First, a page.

The general case
The central point is much more general than the monopoly example. Models of behavior used in social analysis are often evaluated simply by appeal to the “facts.” It seems clear that to many analysts these “facts,” distilled from simple observation, from introspection about themselves in policy roles, or more elaborately from consultation of the historical record, suggest that those who hold discretionary power under a particular institutional regime will often be constrained by internal moral considerations from acting in a self-interested way. Suppose that this is so. Nevertheless, any model of behavior derived from a simple “average” of observed behavioral patterns will not be sufficient for comparative institutional analysis. An appropriate behavioral model will have to reckon with the fact that the harm inflicted by those who behave “worse” than the notional average will be proportionately greater than the “good” done by those who behave “better” than the average. Accordingly, a bias toward the worst-case end of the behavioral spectrum is entirely justified. Specifically, Homo economicus can be used as a model for comparative institutional analysis even when the empirical record (however described) indicates that its allowance for the relevance of public-interest motivations is inadequate.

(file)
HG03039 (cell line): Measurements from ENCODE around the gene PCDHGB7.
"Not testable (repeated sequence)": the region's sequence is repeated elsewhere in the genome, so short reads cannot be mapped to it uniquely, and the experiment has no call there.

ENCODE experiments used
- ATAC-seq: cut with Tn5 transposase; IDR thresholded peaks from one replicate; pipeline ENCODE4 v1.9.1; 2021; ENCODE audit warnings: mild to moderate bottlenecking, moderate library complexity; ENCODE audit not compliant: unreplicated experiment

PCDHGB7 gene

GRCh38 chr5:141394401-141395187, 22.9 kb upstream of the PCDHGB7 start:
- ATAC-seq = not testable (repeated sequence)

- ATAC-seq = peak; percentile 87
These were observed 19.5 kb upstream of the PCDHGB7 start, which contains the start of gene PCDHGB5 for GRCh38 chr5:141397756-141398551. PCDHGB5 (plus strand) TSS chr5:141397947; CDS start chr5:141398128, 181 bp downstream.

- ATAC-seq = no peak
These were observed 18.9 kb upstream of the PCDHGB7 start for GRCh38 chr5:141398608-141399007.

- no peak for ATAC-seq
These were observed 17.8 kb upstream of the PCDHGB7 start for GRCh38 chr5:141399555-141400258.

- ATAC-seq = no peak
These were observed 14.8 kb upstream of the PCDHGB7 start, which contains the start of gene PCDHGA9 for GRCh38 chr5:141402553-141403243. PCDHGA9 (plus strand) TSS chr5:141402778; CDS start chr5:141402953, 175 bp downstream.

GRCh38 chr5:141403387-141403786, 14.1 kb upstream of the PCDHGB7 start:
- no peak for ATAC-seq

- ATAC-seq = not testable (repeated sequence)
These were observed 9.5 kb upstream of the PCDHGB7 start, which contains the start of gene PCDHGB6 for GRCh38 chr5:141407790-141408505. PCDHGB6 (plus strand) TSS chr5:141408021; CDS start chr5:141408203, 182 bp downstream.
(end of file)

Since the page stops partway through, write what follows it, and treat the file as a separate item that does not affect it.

We have presupposed that political and market institutions are valued not in themselves but for their potential capacity to allow the generation of desired goods and services. If this analytical framework is accepted, it seems natural to conceptualize individuals at the constitutional level as making determinants over possible institutional arrangements in a manner analogous to the choice between monopolistic and competitive market forms. Using the Homo economicus behavior model in constitutional analysis, and justifying this use on analytic rather than empirical grounds, is a procedure we have borrowed from the classical political economist-philosophers in their analysis of political institutions. And we can, perhaps, do no better in this connection than appeal to David Hume: “In constraining any system of government and fixing the several checks and controls of the constitution, every man ought to be supposed a knave and to have no other end, in all his actions, than private interest.”10
[8. ]We have made several efforts to do so. See, particularly, James M. Buchanan and Richard E. Wagner, Democracy in Deficit (New York: Academic Press, 1977); and Brennan and Buchanan, Power to Tax.
[9. ]See Arnold Harberger, “Three Basic Postulates for Applied Welfare Economics,” Journal of Economic Literature 9 (September 1971): 785-97.
[10. ]David Hume, “Of the Independency of Parliament,” in Essays, Moral, Political and Literary, Vol. 1 (London: Oxford University Press, 1963).